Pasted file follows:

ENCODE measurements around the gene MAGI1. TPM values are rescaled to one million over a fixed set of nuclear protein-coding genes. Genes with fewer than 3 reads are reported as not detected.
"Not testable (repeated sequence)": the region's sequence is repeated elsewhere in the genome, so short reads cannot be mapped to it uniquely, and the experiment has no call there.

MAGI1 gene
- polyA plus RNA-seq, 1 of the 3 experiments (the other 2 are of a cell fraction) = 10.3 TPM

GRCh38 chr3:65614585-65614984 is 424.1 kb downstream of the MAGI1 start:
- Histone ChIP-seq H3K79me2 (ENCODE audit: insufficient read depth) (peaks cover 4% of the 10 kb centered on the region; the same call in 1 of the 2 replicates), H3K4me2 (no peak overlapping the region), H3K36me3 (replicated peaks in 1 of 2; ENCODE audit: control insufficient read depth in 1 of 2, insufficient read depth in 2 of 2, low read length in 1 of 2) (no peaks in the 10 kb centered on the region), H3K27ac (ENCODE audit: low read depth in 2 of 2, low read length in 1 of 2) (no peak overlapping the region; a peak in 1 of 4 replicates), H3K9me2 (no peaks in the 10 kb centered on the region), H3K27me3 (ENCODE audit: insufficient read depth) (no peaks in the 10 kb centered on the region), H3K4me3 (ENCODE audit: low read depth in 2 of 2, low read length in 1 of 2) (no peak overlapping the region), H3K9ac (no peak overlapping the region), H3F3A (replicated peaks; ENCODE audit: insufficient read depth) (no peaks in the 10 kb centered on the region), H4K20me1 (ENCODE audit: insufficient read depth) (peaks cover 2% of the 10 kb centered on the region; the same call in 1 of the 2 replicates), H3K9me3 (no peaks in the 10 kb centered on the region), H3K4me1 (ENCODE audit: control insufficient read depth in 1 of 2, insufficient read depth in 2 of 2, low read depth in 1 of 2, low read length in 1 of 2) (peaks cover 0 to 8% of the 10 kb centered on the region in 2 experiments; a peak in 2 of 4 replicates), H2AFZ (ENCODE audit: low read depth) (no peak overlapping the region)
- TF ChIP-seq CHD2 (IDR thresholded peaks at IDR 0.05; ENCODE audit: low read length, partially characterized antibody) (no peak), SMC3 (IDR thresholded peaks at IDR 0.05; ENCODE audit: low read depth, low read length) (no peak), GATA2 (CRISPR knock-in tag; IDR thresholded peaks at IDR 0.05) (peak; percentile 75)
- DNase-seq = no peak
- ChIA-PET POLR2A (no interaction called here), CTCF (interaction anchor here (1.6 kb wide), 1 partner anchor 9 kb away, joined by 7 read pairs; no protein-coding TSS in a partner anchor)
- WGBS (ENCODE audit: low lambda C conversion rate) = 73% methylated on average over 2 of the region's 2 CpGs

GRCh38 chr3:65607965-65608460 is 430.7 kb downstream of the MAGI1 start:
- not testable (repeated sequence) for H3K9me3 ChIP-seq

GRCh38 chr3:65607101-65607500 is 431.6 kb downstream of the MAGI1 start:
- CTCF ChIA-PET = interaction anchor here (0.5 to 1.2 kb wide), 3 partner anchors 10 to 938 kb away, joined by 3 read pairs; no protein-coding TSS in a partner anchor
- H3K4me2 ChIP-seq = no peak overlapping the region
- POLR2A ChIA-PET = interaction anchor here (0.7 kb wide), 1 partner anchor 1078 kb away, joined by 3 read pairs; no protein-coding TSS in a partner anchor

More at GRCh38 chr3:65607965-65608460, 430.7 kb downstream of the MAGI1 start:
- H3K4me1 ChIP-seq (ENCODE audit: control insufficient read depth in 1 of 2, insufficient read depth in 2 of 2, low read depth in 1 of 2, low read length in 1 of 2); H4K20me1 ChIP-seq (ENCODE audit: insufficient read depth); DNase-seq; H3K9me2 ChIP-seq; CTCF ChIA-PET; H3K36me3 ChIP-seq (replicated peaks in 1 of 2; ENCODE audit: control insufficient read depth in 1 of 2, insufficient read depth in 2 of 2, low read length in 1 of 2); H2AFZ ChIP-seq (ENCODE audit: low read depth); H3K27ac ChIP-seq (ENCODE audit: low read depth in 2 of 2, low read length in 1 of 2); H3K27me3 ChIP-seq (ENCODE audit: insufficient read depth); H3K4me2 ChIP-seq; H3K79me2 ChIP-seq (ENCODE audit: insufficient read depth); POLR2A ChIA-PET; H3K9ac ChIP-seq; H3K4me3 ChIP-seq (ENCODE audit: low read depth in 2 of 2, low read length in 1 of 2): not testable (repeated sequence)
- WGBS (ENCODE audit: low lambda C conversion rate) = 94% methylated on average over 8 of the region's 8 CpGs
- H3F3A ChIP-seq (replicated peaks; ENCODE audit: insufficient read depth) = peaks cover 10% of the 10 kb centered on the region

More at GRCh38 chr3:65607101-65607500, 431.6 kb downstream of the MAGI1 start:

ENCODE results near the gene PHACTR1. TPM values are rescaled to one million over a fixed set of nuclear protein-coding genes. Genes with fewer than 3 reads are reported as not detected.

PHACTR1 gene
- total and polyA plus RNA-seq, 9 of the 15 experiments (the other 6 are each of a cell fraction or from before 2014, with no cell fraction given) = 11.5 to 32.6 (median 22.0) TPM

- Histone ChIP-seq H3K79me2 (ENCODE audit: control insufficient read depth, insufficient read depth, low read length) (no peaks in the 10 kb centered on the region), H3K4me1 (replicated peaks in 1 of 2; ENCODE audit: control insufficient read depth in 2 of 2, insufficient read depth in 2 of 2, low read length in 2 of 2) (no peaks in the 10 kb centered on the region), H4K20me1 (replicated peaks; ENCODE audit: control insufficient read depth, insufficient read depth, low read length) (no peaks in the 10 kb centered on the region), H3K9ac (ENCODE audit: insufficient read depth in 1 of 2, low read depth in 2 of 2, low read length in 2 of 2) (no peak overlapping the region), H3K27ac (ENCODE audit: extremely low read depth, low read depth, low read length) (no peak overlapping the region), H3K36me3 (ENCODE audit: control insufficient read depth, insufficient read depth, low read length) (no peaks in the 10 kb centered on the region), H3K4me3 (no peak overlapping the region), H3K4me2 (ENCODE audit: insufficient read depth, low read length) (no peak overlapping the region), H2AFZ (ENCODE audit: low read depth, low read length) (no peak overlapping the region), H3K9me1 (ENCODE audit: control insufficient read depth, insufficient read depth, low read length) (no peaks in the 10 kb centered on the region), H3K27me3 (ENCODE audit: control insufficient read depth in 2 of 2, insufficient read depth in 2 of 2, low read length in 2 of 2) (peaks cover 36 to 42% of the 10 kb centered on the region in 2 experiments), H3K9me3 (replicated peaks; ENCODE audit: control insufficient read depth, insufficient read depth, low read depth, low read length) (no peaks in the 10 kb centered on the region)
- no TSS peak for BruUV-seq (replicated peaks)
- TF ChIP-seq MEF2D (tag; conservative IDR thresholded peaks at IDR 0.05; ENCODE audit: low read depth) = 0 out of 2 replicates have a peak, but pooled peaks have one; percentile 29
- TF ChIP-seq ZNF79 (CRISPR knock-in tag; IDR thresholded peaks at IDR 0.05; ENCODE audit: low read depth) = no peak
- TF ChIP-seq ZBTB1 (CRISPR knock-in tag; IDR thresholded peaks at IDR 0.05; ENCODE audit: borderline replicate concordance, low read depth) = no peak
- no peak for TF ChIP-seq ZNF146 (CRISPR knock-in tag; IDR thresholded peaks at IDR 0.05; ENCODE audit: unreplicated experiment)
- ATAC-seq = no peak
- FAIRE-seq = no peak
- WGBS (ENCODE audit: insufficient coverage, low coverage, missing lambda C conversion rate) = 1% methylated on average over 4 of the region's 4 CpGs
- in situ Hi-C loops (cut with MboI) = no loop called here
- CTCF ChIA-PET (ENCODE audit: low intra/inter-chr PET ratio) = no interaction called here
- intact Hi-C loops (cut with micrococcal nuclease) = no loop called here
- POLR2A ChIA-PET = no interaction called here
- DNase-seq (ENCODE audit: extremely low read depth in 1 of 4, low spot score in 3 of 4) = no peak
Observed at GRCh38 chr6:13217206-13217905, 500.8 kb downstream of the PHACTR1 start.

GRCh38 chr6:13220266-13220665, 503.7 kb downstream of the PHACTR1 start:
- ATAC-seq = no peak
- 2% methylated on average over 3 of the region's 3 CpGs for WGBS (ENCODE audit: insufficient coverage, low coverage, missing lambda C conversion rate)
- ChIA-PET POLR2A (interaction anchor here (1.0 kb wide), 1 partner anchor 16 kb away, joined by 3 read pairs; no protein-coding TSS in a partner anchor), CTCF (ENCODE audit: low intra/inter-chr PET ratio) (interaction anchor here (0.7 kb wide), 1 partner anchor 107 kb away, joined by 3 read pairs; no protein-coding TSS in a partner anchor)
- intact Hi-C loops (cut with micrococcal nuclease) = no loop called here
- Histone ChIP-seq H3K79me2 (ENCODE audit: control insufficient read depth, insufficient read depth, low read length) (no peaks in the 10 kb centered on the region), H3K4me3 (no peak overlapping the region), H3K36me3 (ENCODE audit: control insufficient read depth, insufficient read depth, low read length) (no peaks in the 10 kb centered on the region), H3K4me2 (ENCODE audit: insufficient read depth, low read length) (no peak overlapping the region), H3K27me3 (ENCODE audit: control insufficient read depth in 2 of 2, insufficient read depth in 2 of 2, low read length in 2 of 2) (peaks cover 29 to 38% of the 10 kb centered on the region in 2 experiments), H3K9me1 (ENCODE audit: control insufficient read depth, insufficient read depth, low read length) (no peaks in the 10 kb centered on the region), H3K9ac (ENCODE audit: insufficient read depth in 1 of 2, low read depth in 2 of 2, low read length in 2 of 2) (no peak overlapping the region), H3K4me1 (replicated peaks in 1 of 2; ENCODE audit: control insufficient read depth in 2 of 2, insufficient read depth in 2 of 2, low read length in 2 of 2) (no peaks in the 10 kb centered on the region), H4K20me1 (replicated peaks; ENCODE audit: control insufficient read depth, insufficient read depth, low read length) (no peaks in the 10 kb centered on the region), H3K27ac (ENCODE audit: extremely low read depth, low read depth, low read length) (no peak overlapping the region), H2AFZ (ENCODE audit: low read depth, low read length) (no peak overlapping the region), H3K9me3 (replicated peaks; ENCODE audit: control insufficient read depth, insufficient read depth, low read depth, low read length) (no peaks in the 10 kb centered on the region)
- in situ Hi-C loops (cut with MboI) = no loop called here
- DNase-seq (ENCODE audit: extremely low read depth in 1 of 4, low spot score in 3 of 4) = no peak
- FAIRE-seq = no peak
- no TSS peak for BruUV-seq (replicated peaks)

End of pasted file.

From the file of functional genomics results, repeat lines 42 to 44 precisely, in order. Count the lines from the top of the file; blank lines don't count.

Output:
- 2% methylated on average over 3 of the region's 3 CpGs for WGBS (ENCODE audit: insufficient coverage, low coverage, missing lambda C conversion rate)
- ChIA-PET POLR2A (interaction anchor here (1.0 kb wide), 1 partner anchor 16 kb away, joined by 3 read pairs; no protein-coding TSS in a partner anchor), CTCF (ENCODE audit: low intra/inter-chr PET ratio) (interaction anchor here (0.7 kb wide), 1 partner anchor 107 kb away, joined by 3 read pairs; no protein-coding TSS in a partner anchor)
- intact Hi-C loops (cut with micrococcal nuclease) = no loop called here